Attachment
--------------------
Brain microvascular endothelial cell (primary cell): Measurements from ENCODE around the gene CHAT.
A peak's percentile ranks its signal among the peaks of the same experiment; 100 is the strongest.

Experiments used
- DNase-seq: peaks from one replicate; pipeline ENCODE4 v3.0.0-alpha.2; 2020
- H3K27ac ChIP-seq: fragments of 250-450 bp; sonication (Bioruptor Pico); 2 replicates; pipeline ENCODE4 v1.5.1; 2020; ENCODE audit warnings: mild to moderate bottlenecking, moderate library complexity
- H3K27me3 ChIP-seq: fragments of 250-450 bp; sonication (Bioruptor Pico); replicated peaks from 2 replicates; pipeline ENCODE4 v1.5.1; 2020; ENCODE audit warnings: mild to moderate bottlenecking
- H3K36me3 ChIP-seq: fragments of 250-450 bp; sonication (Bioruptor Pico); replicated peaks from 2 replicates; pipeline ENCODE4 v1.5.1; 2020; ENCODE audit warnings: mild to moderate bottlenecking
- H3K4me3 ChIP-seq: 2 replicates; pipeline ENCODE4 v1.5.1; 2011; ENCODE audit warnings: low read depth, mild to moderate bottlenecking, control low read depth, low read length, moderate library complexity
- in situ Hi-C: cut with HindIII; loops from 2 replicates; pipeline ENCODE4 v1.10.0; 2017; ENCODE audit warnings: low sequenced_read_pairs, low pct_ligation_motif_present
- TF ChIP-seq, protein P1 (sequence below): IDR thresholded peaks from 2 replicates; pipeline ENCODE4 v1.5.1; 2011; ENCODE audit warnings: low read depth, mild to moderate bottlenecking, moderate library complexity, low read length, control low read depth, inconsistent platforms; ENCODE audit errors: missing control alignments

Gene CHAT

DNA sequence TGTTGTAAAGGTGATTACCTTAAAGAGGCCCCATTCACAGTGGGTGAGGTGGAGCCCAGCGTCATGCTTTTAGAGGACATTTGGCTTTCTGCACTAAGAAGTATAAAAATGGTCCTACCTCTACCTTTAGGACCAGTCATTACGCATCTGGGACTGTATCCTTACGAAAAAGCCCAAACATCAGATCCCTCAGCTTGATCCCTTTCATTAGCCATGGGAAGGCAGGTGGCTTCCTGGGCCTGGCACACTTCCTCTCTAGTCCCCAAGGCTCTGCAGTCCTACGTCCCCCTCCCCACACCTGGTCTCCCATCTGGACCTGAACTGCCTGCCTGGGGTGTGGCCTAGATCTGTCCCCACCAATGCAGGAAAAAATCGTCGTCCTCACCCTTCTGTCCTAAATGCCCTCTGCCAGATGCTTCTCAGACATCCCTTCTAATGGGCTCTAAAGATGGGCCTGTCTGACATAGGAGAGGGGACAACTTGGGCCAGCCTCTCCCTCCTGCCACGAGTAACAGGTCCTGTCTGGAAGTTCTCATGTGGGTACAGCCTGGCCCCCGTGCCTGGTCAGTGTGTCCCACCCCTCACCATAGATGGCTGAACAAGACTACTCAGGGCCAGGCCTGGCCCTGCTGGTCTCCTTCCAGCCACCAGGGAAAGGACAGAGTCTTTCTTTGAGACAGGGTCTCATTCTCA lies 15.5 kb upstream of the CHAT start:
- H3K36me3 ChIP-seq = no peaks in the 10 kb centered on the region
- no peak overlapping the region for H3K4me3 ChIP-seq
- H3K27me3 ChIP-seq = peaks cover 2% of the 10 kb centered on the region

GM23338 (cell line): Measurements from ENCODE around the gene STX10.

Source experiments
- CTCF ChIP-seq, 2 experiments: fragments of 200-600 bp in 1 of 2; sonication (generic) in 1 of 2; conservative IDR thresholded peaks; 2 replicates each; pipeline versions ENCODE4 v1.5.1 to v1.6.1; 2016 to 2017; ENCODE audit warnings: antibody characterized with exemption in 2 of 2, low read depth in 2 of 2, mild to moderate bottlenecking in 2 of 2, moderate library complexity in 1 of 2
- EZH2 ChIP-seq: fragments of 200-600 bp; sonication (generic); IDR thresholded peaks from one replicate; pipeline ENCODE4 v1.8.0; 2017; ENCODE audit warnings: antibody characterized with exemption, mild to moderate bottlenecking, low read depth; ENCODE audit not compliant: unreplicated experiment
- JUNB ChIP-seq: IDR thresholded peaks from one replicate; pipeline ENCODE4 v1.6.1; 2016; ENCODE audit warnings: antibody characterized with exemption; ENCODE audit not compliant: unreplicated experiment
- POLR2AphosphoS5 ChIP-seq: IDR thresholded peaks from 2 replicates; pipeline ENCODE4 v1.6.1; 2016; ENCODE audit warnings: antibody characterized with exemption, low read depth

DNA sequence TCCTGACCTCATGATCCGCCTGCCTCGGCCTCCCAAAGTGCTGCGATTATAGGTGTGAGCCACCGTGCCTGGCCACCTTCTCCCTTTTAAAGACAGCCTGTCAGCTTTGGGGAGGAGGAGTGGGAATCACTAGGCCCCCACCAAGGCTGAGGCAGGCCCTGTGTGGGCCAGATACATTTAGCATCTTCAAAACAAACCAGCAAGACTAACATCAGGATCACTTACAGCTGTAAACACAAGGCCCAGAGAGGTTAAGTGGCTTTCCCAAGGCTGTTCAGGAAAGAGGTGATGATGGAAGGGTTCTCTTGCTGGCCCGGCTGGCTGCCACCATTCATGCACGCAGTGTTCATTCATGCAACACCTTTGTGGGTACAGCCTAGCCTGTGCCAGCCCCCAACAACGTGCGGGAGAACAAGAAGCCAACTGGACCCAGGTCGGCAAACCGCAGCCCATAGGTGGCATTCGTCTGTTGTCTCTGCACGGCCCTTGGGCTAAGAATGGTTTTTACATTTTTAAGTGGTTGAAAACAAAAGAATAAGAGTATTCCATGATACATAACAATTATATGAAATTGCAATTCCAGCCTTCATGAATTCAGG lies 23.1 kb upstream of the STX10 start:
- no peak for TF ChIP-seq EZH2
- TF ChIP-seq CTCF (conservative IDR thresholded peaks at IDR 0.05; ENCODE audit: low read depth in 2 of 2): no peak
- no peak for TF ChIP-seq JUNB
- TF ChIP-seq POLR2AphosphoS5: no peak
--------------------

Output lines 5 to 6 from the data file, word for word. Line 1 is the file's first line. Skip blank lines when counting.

- H3K27ac ChIP-seq: fragments of 250-450 bp; sonication (Bioruptor Pico); 2 replicates; pipeline ENCODE4 v1.5.1; 2020; ENCODE audit warnings: mild to moderate bottlenecking, moderate library complexity
- H3K27me3 ChIP-seq: fragments of 250-450 bp; sonication (Bioruptor Pico); replicated peaks from 2 replicates; pipeline ENCODE4 v1.5.1; 2020; ENCODE audit warnings: mild to moderate bottlenecking